of both limbs is used as a reference (Błażkiewicz, Wiszomirska, & Wit, 2014). If only the SI
equations were used, this study would have found that one third (5/15) of the participants in
this study had a clinically significant asymmetry between limbs. However, if the SA was used,
no participants would have been found to have inter-limb asymmetry >15%. Clinical significant
asymmetries were not expected because participants were only eligible to take part in this
study if they were free of injury and able to run without restriction. However, it is possible that
each participant may have presented with a level of inherent inter-limb asymmetry, resulting
from their training or sporting history, limb dominance, or leg-length discrepancies (Perttunen,
Anttila, Södergård, Merikanto, & Komi, 2004; Sadeghi, Allard, & Duhaime, 1997). Indeed, the
mean SI of resultant force metrics during sprinting were 3.9-9.6% in a previous study involving
healthy adults (Korhonen et al., 2010). As a result, it may not be reasonable to expect that
each participant in the present study should be without clinically significant asymmetry
between limbs in PRA.
The results of the SA should be interpreted with some caution because a clinically significant
asymmetry of >15% may not apply to these results (Zifchock et al., 2008). Knapik et al. (1991),
found that inter-limb asymmetries in isokinetic hip and knee strength >15% were a predictor of
injury in female collegiate athletes. Since then, a value of 15% asymmetry has been applied
to a variety of lower-limb measures. The SA was developed more recently (Zifchock et al.,
2008) and it is not known whether a 15% threshold for defining clinically significant asymmetry
is still appropriate. Therefore, when using the SA, the percentage chosen as being
representative of a clinically significant asymmetry may need to be investigated and modified.
Findings from the present study suggest that a threshold of 10% might be more appropriate
because SA values were approximately 6-7% lower than SI values.
CONCLUSION: This study used accelerometers attached to the distal tibia to measure inter-
limb asymmetries in peak acceleration during running. When deriving the percentage
difference between limbs, the result depends on the equation used to calculate the inter-limb
difference. The SA equation identifies less clinically relevant asymmetries than the SI equation
when referenced to the left lower-limb and the average of both lower-limbs. Future research
should validate a clinically relevant threshold of asymmetry using the SA because the 15%
threshold that is commonly used for the SI may not be appropriate.
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... IR and PCycle were examined as described in Chapters 3 and 4. As suggested by , the FMean/FPeak ratio was calculated for each stroke. Various symmetry index (SI) were calculated to quantify the differences between right and left for kinematic and kinetic variables (Equation 6) (Bishop, Read, Chavda, & Turner, 2016;Fohanno, Nordez, Smith, & Colloud, 2015;Glassbrook, Fuller, Alderson, Wills, & Doyle, 2018). Effective work per stroke (EWS) was calculated for each stroke as well (Equation 7), inspired by its strong positive correlations with boat velocity in other paddle sports (Baudouin & Hawkins, 2002;Kleshnev, 2006). ...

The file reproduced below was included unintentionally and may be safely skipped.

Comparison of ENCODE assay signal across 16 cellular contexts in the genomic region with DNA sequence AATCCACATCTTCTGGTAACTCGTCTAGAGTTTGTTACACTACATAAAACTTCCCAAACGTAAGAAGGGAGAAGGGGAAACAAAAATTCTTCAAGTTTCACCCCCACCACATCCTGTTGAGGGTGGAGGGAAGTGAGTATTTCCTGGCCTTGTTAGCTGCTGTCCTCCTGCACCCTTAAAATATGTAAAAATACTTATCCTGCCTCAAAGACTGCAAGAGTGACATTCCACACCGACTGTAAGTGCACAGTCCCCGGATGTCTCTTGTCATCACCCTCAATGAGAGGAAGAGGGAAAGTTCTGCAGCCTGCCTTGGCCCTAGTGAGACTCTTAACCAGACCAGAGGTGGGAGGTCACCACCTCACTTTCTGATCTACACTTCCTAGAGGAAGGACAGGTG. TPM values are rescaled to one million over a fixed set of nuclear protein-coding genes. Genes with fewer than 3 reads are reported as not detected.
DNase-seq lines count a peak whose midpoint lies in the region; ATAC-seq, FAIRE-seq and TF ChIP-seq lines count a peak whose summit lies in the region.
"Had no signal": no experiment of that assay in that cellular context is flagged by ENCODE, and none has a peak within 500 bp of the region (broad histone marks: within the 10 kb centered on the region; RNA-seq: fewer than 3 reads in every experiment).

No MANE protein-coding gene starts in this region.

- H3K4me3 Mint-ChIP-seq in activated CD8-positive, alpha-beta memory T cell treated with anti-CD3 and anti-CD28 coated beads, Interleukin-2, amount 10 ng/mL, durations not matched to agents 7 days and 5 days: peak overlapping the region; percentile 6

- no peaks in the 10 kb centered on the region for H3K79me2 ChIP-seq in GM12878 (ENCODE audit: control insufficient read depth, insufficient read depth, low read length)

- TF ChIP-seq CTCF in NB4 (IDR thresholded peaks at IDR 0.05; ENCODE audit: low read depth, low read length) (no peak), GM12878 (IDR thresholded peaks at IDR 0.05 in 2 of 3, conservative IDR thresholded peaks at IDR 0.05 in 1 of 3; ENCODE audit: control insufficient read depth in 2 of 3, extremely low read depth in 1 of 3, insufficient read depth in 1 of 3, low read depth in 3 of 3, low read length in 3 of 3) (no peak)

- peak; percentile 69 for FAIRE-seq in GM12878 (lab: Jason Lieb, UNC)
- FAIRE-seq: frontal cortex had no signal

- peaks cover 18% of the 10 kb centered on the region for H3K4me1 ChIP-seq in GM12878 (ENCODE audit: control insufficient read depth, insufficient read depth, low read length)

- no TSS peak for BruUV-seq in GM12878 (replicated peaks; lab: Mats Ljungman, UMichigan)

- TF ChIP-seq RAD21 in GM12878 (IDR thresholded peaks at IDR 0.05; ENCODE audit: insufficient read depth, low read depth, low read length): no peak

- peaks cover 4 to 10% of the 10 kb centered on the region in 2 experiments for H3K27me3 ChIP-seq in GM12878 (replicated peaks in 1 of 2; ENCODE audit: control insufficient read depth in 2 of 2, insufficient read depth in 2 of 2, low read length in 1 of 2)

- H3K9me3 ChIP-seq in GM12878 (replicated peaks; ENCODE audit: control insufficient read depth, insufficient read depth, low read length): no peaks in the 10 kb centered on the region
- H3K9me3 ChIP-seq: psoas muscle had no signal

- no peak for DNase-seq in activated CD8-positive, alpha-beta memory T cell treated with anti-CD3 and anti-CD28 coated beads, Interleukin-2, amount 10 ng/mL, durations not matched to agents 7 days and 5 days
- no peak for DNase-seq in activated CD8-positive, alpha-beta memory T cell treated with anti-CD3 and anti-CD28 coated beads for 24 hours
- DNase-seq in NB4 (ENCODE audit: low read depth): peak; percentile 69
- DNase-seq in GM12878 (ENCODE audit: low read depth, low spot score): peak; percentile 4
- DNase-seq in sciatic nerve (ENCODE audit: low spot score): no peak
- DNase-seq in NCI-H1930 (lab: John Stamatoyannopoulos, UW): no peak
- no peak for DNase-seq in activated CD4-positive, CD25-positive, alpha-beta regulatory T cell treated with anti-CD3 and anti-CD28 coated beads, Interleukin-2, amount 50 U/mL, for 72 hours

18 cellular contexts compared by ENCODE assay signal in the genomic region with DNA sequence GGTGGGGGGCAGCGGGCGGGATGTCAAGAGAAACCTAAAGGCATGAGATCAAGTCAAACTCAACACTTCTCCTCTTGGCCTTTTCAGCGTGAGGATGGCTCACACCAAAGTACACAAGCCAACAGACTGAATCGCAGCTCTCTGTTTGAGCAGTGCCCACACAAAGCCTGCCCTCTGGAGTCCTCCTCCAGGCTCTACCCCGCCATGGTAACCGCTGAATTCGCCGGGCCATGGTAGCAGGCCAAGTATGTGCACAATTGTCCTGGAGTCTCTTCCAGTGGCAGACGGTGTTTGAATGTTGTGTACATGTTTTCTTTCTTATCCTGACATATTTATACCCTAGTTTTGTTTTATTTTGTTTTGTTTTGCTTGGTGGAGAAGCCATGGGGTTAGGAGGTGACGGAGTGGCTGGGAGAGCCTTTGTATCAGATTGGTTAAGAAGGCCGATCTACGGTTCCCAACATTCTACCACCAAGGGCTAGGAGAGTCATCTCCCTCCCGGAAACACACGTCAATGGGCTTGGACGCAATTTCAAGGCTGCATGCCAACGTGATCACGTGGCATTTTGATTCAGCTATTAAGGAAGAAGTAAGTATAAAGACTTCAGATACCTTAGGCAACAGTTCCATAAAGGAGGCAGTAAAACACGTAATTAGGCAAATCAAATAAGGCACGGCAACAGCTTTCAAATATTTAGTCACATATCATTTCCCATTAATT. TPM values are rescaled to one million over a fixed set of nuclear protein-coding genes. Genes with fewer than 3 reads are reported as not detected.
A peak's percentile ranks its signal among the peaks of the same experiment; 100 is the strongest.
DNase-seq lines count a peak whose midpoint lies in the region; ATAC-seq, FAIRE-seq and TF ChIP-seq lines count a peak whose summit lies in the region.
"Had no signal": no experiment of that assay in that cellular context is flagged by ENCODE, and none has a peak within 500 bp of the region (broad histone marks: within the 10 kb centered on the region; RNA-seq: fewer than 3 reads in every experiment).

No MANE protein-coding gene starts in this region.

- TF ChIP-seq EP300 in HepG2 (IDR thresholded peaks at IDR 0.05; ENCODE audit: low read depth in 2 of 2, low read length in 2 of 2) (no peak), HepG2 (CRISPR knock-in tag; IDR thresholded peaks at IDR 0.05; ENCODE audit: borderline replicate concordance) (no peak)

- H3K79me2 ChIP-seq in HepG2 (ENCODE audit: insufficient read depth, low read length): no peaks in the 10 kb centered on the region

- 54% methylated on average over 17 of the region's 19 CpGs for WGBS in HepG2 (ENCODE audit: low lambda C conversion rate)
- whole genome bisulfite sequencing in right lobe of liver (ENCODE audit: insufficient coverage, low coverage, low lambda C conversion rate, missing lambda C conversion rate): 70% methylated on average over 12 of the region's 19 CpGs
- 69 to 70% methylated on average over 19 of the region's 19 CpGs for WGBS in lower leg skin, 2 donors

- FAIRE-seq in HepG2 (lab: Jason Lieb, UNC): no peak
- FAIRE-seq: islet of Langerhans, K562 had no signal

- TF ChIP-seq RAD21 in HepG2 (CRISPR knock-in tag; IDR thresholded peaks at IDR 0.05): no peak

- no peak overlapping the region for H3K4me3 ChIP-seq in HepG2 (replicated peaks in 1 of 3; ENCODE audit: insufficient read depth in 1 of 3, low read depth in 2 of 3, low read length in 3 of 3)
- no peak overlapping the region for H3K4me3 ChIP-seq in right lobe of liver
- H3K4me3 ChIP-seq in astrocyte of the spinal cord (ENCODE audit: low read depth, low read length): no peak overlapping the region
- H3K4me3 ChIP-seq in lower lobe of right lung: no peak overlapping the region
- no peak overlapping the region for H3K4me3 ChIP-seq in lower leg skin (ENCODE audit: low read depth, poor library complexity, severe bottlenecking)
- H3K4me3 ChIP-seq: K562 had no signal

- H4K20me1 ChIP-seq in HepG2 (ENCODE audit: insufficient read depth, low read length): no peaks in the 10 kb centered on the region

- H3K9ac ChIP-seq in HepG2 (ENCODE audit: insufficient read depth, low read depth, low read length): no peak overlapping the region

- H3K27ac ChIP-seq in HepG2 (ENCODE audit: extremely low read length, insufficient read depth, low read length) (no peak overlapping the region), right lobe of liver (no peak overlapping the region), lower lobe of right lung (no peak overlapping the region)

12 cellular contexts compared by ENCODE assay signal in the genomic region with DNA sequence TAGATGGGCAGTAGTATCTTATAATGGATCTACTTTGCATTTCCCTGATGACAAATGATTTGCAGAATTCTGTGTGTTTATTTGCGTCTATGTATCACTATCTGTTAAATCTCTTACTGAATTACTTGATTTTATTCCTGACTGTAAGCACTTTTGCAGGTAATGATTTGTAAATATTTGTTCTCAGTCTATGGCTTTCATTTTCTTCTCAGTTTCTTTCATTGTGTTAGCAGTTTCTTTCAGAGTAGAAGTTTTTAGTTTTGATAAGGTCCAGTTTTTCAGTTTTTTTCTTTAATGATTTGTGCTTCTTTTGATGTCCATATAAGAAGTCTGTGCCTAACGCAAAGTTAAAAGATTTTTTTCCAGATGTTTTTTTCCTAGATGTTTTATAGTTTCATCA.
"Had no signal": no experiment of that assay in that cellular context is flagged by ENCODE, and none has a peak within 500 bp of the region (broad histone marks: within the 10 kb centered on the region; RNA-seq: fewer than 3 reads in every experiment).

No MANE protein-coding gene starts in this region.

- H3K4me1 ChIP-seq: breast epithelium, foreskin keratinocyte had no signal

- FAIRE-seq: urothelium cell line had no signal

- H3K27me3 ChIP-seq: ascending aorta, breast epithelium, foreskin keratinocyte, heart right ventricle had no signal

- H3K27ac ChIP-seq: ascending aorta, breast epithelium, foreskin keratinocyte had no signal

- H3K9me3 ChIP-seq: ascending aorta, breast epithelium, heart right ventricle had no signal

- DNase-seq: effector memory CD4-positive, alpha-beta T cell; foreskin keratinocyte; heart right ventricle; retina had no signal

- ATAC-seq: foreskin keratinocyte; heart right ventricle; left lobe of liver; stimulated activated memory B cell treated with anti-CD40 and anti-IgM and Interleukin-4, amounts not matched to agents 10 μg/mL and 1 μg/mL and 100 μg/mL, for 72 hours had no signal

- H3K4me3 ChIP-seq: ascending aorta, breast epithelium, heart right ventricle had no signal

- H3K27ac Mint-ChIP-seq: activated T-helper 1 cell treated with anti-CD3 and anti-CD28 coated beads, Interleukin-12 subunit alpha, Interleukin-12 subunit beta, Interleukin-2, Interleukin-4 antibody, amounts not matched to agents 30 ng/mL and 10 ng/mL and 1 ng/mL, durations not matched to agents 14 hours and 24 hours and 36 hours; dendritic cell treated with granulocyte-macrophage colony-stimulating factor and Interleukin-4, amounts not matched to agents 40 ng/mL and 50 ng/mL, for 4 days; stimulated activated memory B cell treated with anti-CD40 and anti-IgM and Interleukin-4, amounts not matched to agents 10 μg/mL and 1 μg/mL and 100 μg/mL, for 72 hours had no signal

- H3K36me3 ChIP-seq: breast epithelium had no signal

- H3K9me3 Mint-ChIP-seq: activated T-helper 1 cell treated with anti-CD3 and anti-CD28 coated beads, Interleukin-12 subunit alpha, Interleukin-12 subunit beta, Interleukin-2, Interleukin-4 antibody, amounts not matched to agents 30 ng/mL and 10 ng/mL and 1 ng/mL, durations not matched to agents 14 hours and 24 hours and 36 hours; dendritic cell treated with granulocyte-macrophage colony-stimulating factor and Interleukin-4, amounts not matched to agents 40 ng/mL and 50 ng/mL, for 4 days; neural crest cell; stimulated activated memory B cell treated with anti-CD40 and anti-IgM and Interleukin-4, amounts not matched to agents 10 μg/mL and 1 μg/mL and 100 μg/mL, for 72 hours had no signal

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Technological innovation has coincided with rapid improvements in performance in kayak sprint. With breakthroughs in materials, sensors, and wireless telemetry, instrumented equipment has unlocked new methods of quantifying and analysing performance. While some research has identified key biomechanical factors associated with performance, there is limited information available from on-water paddling and from new instrumented paddle devices. Thus, this thesis will improve the understanding of kayak performance through the examination of a novel instrumented paddle device. The device, developed by High Performance Sport New Zealand (HPSNZ), is capable of measuring blade force and velocity during normal on-water training conditions and may be adapted for ergometer use. A multi-level paddle protocol was created in partnership with coaches and support staff in order to replicate training and race intensities with maximal specificity. In Chapter 3, a study was performed to examine the validity and comparative reliability of the smart paddle (SP) relative to a popular kayak ergometer (DS). The SP and DS were practically identical in detecting stroke rate (SR) (limits of agreement = 0.02 ± 9.02%; R 2 = 0.98; p < 0.01), but there were detectable differences in pull time (TPull) (limits of agreement = 10.1 ± 18.4%, R2 = 0.78, p < 0.01) and peak force (FPeak) (limits of agreement = 8.8 ± 30.1 N, R 2 = 0.94, p < 0.01). Regardless, cyclical power variables were similar between SP and DS (SP IR and DS power; R 2 = 0.98, SE = 0.045, p < 0.01) across all intensities. Chapter 4 uses the SP to compare kinetic and kinematic variables between on-water and kayak ergometer paddle environments. Large significant differences in TPull (d = 5.9 ± 0.39), air time (TAir) (d = 3.7 ± 0.27), mean force (FMean) (d = 1.06 ± 0.19), peak force (FPeak) (d = 1.92 ± 0.22), Impulse (d = 2.62 ± 0.23), and impulse rate (IR) (d = 2.10 ± 0.21) were found between environments. Kinetic differences expanded at higher intensities, which were visually apparent in statistical parametric mapping (SPM) analyses. Notably, IR was quite similar at maximal intensity (d = 0.28 ± 0.27). In Chapter 5, the previous results and other literature were used to examine correlations between performance variables and boat speed. The strongest correlations and predictive power for kayak velocity (VKayak) were with IR (R 2 = 0.98, SE = 0.31, z = 1.86, p < 0.01) and cycle power (PCycle) (R 2 = 0.95, SE = 0.035, z = 2.08, p < 0.01). Allometric scaling increased the predictive power of most kinetic relationships. Strong correlations were observed between DPS and FPeak (r = 0.69 ± 0.10), FMean (r = 0.68 ± 0.11), peak power (PPeak) (r = 0.72 ± 0.10), and impulse (r = 0.65 ± 0.18). Paddling efficiency (ep) was estimated between 0.65-0.75, on average, for all intensities. These data expand the body of knowledge surrounding kayak sprint biomechanics, suggesting that specific performance variables can predict performance and detect differences between athletes, paddling intensity, and environments. Instrumented paddle devices are a powerful tool with more potential to be explored.